IndyCar boss Mark Miles has insisted that he's not looking to actively lure more current and former Formula 1 drivers to the US open wheel series.
IndyCar has benefitted greatly from the huge global interest in Fernando Alonso's bid to race in this month's Indianapolis 500.
But Miles said that such a decision was down to individual teams and drivers, and not part of the series' approach to building its popularity.
"I don't think it's a strategy for us," Miles said on Friday. "We're not going to be following the Grand Prix series around, trying to poach drivers.
Alonso's decision to enter the Indy 500 "was a unique set of circumstances in so many respects," he added.
"I think more drivers will pay more attention to it," he suggested. "We'll see what happens. There may be points in their careers where we make some sense. It's not a strategy per se.
"It's really about the attention," he continued. "It helps to expand both sports.
"For us it means a lot. Not commercially because the contribution will be marginal. But it does put us in the sights of many people who don't know about our series."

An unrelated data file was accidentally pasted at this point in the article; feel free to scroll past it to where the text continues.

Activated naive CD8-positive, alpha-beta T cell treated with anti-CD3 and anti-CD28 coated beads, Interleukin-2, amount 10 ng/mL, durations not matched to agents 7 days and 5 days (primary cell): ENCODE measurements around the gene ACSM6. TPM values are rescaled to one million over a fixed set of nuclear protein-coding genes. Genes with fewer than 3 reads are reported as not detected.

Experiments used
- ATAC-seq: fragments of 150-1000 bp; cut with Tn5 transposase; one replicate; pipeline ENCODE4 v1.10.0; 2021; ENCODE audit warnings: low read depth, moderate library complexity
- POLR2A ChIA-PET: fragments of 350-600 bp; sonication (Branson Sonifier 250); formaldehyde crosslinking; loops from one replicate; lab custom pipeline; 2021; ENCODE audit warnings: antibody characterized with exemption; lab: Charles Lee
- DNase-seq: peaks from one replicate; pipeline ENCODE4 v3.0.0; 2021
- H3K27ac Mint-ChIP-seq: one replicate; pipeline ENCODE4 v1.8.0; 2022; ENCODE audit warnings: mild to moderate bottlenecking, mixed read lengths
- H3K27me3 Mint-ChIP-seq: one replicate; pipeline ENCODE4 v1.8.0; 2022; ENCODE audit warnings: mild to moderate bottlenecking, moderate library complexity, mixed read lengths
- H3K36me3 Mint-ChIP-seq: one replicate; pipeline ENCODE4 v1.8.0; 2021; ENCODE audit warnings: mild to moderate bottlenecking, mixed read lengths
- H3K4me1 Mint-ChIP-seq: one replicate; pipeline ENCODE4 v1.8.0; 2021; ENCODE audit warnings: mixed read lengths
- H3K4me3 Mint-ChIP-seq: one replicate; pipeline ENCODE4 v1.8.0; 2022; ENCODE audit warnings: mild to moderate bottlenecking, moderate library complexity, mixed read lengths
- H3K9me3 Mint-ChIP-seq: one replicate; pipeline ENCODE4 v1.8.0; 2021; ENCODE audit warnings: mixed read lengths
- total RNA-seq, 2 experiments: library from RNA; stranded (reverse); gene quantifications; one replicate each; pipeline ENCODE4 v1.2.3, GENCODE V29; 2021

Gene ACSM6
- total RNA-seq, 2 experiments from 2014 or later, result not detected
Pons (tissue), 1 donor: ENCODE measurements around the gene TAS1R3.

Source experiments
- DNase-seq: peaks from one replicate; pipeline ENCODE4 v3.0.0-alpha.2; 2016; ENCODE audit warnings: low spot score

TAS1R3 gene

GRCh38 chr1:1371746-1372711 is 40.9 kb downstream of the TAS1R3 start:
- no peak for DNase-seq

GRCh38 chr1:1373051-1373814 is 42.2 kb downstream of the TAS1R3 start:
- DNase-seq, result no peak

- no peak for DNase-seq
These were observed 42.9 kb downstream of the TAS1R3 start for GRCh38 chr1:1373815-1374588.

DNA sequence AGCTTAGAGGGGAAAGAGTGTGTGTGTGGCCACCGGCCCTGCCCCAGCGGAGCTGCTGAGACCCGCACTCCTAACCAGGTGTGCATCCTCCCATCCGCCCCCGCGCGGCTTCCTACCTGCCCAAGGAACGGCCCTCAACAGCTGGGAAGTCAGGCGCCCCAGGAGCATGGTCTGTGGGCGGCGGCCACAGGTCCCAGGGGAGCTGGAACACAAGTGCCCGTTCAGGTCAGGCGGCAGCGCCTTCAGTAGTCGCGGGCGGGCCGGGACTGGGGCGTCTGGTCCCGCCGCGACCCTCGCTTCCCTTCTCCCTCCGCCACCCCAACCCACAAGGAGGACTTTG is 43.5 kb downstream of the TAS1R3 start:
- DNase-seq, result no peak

That was proved by the number of people who live streamed Alonso's first test at Indianapolis Motor Speedway this week. More than 2 million race fans from around the world watched him complete mandatory rookie orientation on Wednesday.
"It's clear just from looking at the audience for the test this week and streaming that it's quite exciting around the world," Miles said.
"We didn't expect that the broadcast would have that impact," he admitted. "Some even thought that no one would watch it. But it was impressive - and we haven't even started yet."
Miles said he agreed with new Formula 1 boss Chase Carey comments that Alonso's American adventure would be good for F1.
"It is indirectly beneficial to us as a great F1 driver who reaches the American audience in a different way," Carey said earlier in the week. "But it is not an ideal situation. If I could choose, I would prefer to see him in Monaco,"
"I would have thought the same thing if a month ago our champion, [Simon] Pagenaud, asked me if he could do a [F1] race," Miles told Spanish sports newspaper Marca.
Mark Miles, IndyCar, Indianapolis 500, Fernando Alonso, Chase Carey